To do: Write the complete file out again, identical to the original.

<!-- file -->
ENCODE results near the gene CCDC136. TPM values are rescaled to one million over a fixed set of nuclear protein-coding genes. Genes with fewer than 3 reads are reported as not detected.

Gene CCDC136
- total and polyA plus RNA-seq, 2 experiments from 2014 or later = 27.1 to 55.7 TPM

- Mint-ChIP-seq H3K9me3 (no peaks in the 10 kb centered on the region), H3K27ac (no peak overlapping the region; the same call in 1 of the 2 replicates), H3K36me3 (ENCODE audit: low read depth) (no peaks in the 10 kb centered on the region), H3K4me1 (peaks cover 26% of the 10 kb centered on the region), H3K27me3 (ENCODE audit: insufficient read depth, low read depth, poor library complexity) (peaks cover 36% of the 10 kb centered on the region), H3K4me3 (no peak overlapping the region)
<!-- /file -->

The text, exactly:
ENCODE results near the gene CCDC136. TPM values are rescaled to one million over a fixed set of nuclear protein-coding genes. Genes with fewer than 3 reads are reported as not detected.

Gene CCDC136
- total and polyA plus RNA-seq, 2 experiments from 2014 or later = 27.1 to 55.7 TPM

- Mint-ChIP-seq H3K9me3 (no peaks in the 10 kb centered on the region), H3K27ac (no peak overlapping the region; the same call in 1 of the 2 replicates), H3K36me3 (ENCODE audit: low read depth) (no peaks in the 10 kb centered on the region), H3K4me1 (peaks cover 26% of the 10 kb centered on the region), H3K27me3 (ENCODE audit: insufficient read depth, low read depth, poor library complexity) (peaks cover 36% of the 10 kb centered on the region), H3K4me3 (no peak overlapping the region)